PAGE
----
Tuesday, January 23, 2007
As far as I'm concerned, the top three L.A. blogs are L.A. Observed, Laist and L.A. Voice. Now comes word that L.A. Voice creator and ringmaster Mack Reed is leaving the blog in a couple weeks due to his other (paying) commitments.
Can you believe that a leading L.A. blog isn't a rampant moneymaker? I can -- it's tough out there, even for somebody with the talent and passion of Mack Reed.
But he wants L.A. Voice to keep going and is willing to set somebody else up in his seat to shape, run and grow the blog. He says it requires a commitment of 12 to 15 hours a week, but I can't believe he ever spent that little time on it, ever. Here's part of his pitch:
I sure do hope somebody comes out of the woodwork to run L.A. Voice -- I can think of a few current contributors to the site who would be great stewards of all that Mack has built. You know who you are ... but who's got the time for this kind of thing?
If you're interested in taking on a virtually non-paying, 12- to
15-hour-a-week job - for the chance to re-shape, grow and drive a
well-respected, L.A.-centric community blog toward being something brilliant,
edgy and cool, then maybe this gig is for you.Here's who I'm looking for:
A strong, clever writer with solid content-development
skills in Photoshop, HTML, Unix and a willingness to get your hands dirty with a
little code. I'll train you on our crazy-quilt platform and provide tech support
A die-hard Angeleno - someone who has a long history (7+ years in greater
L.A.) and a healthy love/hate (or love/love) relationship with all of Los
A serious blogger with an overwhelming desire to write two to six times a
An open-minded citizen of the world, with strong
opinions but complete respect for all points of view - even the ones you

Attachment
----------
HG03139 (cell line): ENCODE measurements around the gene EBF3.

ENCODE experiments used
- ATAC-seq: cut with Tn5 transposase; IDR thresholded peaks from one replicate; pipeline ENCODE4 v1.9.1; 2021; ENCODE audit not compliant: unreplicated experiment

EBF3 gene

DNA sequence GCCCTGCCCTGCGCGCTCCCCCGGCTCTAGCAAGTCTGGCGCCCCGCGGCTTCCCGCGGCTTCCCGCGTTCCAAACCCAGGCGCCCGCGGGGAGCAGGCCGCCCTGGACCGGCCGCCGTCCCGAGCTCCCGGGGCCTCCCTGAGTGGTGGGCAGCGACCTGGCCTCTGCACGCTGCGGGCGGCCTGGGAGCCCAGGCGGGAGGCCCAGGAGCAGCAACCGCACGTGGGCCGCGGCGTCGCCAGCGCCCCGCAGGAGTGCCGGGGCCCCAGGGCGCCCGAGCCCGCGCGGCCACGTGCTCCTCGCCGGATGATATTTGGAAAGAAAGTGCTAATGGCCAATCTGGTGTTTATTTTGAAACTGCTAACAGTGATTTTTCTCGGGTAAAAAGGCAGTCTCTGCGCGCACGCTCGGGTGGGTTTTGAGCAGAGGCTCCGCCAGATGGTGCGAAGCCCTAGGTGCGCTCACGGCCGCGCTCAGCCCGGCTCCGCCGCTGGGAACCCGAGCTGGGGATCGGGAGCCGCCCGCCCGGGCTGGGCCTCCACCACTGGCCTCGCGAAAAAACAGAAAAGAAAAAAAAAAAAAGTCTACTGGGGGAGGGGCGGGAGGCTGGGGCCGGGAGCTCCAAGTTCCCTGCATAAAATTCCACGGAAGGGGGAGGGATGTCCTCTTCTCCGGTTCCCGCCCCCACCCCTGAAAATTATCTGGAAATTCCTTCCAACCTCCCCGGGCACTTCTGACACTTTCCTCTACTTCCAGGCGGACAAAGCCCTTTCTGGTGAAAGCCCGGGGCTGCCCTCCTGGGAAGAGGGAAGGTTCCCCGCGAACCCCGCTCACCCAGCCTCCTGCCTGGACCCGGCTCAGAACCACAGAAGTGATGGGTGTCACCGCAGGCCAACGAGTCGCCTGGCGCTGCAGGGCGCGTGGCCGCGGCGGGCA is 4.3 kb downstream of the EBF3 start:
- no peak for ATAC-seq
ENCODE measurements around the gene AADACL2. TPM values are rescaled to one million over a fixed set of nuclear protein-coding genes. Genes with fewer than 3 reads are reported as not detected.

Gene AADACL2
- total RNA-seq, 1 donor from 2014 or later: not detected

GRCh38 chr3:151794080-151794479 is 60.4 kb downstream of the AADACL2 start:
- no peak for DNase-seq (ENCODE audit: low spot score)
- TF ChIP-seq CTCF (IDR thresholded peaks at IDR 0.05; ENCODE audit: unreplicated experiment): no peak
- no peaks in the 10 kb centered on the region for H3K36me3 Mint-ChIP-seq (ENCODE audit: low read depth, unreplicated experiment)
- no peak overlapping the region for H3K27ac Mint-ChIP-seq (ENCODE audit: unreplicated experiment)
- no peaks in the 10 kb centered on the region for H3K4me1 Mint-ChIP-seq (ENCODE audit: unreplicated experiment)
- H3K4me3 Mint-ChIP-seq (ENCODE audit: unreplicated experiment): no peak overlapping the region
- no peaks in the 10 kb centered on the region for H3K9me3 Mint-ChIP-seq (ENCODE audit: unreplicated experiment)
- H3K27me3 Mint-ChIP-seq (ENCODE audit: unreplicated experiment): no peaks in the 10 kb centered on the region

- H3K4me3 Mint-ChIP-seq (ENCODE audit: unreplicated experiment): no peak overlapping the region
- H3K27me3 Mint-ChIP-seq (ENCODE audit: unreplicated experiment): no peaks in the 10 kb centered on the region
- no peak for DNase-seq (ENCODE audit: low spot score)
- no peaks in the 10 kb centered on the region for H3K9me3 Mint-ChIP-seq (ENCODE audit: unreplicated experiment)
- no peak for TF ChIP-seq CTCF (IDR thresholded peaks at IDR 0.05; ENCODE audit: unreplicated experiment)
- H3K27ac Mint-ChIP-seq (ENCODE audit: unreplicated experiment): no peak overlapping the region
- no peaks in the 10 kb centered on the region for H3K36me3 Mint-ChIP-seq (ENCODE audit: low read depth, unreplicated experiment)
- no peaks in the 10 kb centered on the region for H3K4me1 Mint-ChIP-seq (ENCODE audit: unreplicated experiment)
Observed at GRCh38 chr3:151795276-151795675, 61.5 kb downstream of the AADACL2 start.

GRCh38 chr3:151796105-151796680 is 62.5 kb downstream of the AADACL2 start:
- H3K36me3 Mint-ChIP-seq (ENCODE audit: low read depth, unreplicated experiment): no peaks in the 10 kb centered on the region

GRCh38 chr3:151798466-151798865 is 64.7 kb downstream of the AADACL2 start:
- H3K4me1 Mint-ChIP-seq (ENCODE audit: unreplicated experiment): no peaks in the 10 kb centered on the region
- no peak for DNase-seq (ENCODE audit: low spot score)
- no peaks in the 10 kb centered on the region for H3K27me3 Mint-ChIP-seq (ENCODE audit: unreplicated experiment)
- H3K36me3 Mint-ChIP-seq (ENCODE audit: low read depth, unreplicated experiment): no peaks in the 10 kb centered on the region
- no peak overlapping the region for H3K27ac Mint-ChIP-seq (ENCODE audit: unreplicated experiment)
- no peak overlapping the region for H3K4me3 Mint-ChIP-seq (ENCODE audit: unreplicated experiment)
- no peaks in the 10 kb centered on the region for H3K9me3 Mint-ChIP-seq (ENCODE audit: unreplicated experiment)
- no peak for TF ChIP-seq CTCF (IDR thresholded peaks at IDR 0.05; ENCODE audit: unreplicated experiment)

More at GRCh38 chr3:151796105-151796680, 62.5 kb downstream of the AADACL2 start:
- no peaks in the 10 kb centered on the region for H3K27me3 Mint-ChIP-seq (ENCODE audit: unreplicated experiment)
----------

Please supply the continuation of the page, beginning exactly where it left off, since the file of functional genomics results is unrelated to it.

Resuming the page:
disagree with violently.
Another thing I hope for is that Mack Reed continues to contribute to L.A. Voice, or continues his blogging and writing in one capacity or other -- his voice is an important one both online and in the general conversation of Los Angeles.
And while I'm here, I'd like to thank Mack for linking to me back in the dayswhen 2,000 Days in the Valley was new, the Daily News didn't have blogs, and I needed all the linking and blogrolling I could get.
Friday, January 19, 2007
Oxygen. It's also a network I'm not watching because, A)
I don't have cable, and ... B) I don't have cable. Oh, also,
I'm not a woman.
I've seen two episodes of "Campus Ladies" on DVD, fishing
them out of a bin replenished during the infrequent visits
of Daily News TV critic David Kronke. That and TiVoed DVDs
from Ilene's mom are our only sources of cable programming.
Anyway, I get the feeling I'm somehow supposed to know who
the ladies of "Campus Ladies" are. I don't. They are very,
very funny, though.
The premise of the show is that two housewives of a certain
age (and no, I don't know what that age is), one widowed,
the other divorced -- and both lifelong friends (can you
see why Oprahcentric Oxygen bought this?) decide to go to
They move into the freshman dorm, fall in with three college-age
friends, and hijinks most definitely ensue.
It's like a 3-minute "Saturday Night Live" skit extended
to a half-hour, except that it doesn't suck.
Is "Campus Ladies" better than my other favorite show,
"The Office"? No, but it's very close -- it's that good.